Teacher Booker are fortunate to have friends and fellow travellers on this journey who want to help. That’s why we sought out educational consultant and teacher wellbeing advocate, Therese Hoyle, to get her input on what schools can do to help improve the wellbeing of their staff. Below are 5 practicable steps distilled from our conversation and other research. Don’t forget to respond on Twitter and Facebook with anything we missed!

  1. Appreciate that low wellbeing is a push factor out of your school

Job satisfaction in the public sector has historically tended to be quite high, despite low pay and challenging work conditions. This trend resulted in the managerial (and ministerial) mantra that public sector workers could be treated however you want; whatever happens, they won’t leave the job.

But yesterday’s mantra quickly becomes today’s myth – and in this case a stubbornly persistent one. One need only glance briefly at the news to see how high rates of attrition are in teaching, coupled with historically low rates of recruitment. Exiting teachers repeatedly report ‘stress’, ‘pressure’ and ‘a lack of work-life balance’ as the factors that pushed them out the profession.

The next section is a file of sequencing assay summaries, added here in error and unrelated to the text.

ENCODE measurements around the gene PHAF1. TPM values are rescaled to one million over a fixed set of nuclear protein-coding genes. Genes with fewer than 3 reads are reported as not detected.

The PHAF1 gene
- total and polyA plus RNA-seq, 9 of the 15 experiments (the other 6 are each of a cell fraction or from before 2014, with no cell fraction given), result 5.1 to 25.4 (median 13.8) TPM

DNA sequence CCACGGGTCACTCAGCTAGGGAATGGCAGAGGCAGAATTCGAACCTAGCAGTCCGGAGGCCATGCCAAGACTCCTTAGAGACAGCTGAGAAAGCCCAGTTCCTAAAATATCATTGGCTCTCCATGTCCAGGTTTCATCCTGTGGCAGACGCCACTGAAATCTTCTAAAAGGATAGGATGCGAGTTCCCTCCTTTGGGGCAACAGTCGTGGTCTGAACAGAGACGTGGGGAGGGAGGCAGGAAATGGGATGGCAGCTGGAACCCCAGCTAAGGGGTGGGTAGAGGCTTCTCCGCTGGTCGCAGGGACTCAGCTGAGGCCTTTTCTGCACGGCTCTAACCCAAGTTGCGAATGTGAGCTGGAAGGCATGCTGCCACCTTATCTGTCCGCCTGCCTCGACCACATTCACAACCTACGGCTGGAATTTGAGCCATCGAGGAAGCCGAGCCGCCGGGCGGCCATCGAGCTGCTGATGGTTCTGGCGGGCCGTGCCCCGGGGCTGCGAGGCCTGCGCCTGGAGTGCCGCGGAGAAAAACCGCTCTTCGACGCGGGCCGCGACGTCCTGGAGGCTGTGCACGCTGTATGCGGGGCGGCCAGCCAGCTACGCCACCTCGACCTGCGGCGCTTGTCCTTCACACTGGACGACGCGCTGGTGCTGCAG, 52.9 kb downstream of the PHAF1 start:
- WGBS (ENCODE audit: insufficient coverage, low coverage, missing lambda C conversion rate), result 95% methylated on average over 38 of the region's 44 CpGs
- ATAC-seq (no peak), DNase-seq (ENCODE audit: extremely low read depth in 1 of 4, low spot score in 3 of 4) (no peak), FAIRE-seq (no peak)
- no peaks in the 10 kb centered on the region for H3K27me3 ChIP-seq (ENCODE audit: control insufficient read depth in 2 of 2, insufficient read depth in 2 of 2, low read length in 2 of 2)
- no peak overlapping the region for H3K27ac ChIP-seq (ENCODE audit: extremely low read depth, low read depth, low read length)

Conscientiousness about staff wellbeing can no longer be dismissed as a luxury for prospering schools. It needs to be a priority for any school that wants to recruit new staff and retain its present faculty. Of course, we’re all loathe to think about the wellbeing of fellow humans in such instrumental terms. But linking wellbeing to performance measures may be the fulcrum needed for substantial improvements in working conditions for teachers. Plus, it can help everyone appreciate that staff wellbeing is strongly linked to student wellbeing and performance.

  1. Ask staff about their wellbeing

Lost in the vaulting cathedral of the education system, it’s easy for teachers to feel like their voices go unheard. This imbues a lack of self-efficacy in the profession, leaving teachers to feel at the mercy of the cruel and indifferent machine of progress.